Clock ticks on Ergen, Falcone fight for LightSquared

Reuters
Dish Network Chairman Ergen arrives at the U.S. Bankruptcy Court in Manhattan
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Dish Network Chairman Charlie Ergen (C) arrives at the U.S. Bankruptcy Court in Manhattan in New York January 13, 2014. REUTERS/Brendan McDermid

By Nick Brown

NEW YORK (Reuters) - With its money running out and a crucial court battle unresolved, the fight over bankrupt wireless venture LightSquared is going down to the wire.

The bankruptcy case has become a tug of war between LightSquared's biggest shareholder, Phil Falcone's Harbinger Capital Partners, and its largest creditor, Dish Network Corp Chairman Charles Ergen.

Last year, LightSquared filed a lawsuit accusing Ergen of amassing its debt illegally so that Dish could take control of the company and its valuable spectrum.

Earlier this month, LightSquared offered to drop the lawsuit if Ergen agreed to be repaid with a secured note rather than cash, a proposal to which Ergen has objected.

With neither side looking like they are willing to budge, LightSquared's future could hang on the outcome of its lawsuit against Ergen - an all-or-nothing scenario that brings big risks for both sides.

INTERFERENCE

LightSquared went bankrupt in 2012 after the Federal Communications Commission revoked its license based on complaints that its proposed wireless network could interfere with GPS systems.

After the bankruptcy, Ergen acquired about $1 billion of LightSquared's senior debt, giving him a controlling stake of a roughly $1.8 billion tranche.

LightSquared alleged Ergen made the purchases on Dish's behalf, contravening provisions barring competitors like the satellite television broadcaster from owning LightSquared's debt.

In court, Ergen has argued the purchases were strictly personal.

A Dish unit did make a $2.2 billion offer for LightSquared last year, but dropped the bid in January.

On February 14, LightSquared proposed a restructuring plan that would pay off most lenders in cash, while allowing Harbinger to retain some equity.

But Ergen would miss out on the cash payment, instead receiving a $1.1 billion secured note and a release from the lawsuit.

If Ergen does not support the plan, LightSquared said it will push on with its lawsuit.

In court papers on Friday, Ergen objected, calling LightSquared's bankruptcy plan an "ultimatum" and saying it unfeasible even if LightSquared wins the lawsuit.

HIGH RISK

Letting the lawsuit play out is risky for both sides.

If Ergen loses, he could see his $1 billion stake reduced or even lost. And, according to LightSquared, other lenders could also sue Ergen, saying they were duped into supporting Dish's $2.2 billion bid last year.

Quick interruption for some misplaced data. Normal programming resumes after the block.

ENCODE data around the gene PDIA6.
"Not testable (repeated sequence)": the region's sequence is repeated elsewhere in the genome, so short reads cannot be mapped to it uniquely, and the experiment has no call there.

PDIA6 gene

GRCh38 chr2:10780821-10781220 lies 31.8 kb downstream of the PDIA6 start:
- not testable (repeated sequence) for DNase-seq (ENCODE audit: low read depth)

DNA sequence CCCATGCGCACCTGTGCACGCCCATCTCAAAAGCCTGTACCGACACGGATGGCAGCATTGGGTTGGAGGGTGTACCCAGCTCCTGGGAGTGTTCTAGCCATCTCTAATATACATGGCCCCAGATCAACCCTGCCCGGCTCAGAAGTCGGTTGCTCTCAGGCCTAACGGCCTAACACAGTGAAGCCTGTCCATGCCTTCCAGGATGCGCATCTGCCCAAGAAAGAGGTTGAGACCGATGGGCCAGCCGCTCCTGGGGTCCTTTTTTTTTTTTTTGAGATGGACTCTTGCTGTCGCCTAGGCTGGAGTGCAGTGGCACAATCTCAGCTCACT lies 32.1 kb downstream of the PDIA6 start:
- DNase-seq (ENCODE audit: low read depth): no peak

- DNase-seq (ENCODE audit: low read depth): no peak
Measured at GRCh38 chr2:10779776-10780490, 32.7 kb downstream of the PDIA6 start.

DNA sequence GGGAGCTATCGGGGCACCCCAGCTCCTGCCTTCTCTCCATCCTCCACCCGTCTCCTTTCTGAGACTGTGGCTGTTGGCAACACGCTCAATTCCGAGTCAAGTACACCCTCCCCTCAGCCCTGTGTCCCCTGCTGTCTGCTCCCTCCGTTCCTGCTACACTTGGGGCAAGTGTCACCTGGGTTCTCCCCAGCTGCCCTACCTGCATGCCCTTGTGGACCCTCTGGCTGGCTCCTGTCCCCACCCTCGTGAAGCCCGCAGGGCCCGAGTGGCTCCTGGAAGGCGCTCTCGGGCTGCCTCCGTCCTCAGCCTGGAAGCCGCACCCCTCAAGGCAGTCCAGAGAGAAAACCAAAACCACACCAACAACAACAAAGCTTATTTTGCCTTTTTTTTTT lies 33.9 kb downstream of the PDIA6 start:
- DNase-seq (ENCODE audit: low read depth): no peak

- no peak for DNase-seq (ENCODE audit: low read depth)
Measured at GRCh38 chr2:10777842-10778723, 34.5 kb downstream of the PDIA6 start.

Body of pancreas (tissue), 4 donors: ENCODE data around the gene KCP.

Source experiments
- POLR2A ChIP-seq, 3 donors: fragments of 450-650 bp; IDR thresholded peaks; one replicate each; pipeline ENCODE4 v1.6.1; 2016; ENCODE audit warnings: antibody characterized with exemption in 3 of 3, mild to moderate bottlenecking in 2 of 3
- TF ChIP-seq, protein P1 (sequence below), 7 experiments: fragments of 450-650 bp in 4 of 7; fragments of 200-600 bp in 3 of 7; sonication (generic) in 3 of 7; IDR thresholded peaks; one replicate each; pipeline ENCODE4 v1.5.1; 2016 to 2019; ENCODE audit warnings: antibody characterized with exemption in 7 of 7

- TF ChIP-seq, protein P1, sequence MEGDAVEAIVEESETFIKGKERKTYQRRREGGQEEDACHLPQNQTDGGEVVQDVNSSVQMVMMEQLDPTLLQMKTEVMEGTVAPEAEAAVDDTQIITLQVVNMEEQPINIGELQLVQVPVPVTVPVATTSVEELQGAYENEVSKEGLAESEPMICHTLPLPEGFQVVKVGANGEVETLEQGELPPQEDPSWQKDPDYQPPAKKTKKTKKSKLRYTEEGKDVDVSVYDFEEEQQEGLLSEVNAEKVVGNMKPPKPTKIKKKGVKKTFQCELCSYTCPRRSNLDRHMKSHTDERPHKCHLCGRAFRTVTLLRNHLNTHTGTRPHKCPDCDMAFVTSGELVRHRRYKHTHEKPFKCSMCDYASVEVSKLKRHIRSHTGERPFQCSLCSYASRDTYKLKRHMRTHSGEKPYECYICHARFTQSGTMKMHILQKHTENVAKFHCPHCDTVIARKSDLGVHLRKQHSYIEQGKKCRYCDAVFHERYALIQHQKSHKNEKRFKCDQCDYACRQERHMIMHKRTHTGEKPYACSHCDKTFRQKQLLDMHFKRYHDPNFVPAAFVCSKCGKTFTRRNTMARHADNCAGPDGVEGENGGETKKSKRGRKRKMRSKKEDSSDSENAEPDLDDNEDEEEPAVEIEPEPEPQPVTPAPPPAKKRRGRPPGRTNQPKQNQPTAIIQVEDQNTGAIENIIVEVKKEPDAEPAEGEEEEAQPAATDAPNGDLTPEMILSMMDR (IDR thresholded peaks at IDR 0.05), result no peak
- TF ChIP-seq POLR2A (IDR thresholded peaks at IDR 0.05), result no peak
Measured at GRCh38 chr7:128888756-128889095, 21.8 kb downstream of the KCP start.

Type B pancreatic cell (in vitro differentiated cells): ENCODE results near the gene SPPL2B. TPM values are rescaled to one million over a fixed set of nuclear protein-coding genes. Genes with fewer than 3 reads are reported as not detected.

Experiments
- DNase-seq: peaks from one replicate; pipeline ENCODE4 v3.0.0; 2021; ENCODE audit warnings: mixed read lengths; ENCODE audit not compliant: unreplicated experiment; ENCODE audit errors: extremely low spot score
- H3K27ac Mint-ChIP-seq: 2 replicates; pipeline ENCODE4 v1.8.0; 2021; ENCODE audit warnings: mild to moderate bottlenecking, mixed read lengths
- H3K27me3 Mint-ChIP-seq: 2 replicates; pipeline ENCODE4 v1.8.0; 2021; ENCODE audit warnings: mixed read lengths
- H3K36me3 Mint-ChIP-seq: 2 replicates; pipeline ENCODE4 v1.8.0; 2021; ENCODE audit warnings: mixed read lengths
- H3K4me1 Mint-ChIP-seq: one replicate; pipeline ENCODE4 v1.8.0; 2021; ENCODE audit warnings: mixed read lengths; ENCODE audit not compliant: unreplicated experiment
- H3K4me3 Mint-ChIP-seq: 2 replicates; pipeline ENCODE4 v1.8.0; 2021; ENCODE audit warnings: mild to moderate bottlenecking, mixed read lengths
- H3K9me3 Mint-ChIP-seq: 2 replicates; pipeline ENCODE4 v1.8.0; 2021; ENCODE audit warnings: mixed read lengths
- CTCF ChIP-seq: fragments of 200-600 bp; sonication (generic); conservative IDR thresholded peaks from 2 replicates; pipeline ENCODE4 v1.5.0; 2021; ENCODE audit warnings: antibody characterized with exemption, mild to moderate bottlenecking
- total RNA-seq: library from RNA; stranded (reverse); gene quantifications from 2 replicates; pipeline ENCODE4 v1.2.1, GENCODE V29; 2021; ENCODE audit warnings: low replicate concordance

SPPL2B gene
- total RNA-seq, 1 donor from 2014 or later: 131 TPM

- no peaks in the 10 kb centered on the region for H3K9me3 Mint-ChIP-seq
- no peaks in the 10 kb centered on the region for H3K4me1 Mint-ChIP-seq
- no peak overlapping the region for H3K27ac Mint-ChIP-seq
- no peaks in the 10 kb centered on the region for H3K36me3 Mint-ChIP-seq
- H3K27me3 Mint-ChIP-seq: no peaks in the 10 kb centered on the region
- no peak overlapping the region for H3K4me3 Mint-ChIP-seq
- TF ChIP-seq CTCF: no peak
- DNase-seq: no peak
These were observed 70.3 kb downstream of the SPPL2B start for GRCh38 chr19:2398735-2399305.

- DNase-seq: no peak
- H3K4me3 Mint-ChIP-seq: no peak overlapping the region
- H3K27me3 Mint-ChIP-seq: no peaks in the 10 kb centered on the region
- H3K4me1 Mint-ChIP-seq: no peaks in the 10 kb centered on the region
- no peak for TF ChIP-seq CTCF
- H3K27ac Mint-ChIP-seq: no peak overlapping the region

Lawyers for Ergen declined to comment beyond his objection.

For its part, LightSquared is up against a ticking clock, with a $33 million bankruptcy loan maturing on April 15 and its money set to run out as early as the end of March.

If it loses, it would have to scramble to finance a new restructuring plan that would pay off Ergen, or face liquidation.

Neither LightSquared nor Harbinger responded to requests for comment.

Compounding that challenge are regulatory difficulties, which could chill potential investors.

Although the restructuring plan is not contingent on LightSquared gaining FCC approval for its wireless license, LightSquared will eventually need its blessing to operate.

"The wild card of regulatory approval makes the viability of (LightSquared) less certain," said Jonathan Lipson, a bankruptcy expert and professor at Temple University's Beasley School of Law.

The sides could still avoid an all-or-nothing court battle and strike a compromise. But this seems unlikely.

In his objection on Friday, Ergen said he is not interested in negotiating until LightSquared takes its current plan off the table.

"There is no point in proposing an alternative while the (current) plan is on file," Ergen's lawyers wrote. "There is no incentive to negotiate."

PROOF

Adding to the uncertainty for both sides is a lack of clear definition over when a claim such as Ergen's can be subordinated.

Under case law, the so-called equitable subordination provision allows a bankruptcy judge to subordinate the claims of creditors who engaged in misconduct that harmed the bankrupt entity or its creditors.

"This is a hard claim to bring and prove," said Lipson. It is "problematic because it leaves so much to judicial discretion".

LightSquared must show not only that Ergen bought its debt on Dish's behalf, but that LightSquared was harmed as a result.

Whether it is permissible to tie how much Ergen can recover to his support of the plan is also a murky question, Lipson said.

It is not unheard of to include so-called "trap doors" that punish dissenters with less favorable payouts, Lipson said, but that tactic could raise concerns over whether it is in "good faith".

Ergen's objection is set for a hearing on Monday before Judge Shelley Chapman in the U.S. Bankruptcy Court in New York. If Chapman allows the plan to stand, LightSquared will then lobby creditors for support ahead of a final approval hearing on March 17.

The lawsuit against Ergen, meanwhile, will proceed with post-trial briefs ahead of closing arguments on March 12.

(Reporting by Nick Brown; Editing by Eddie Evans and Sophie Hares)

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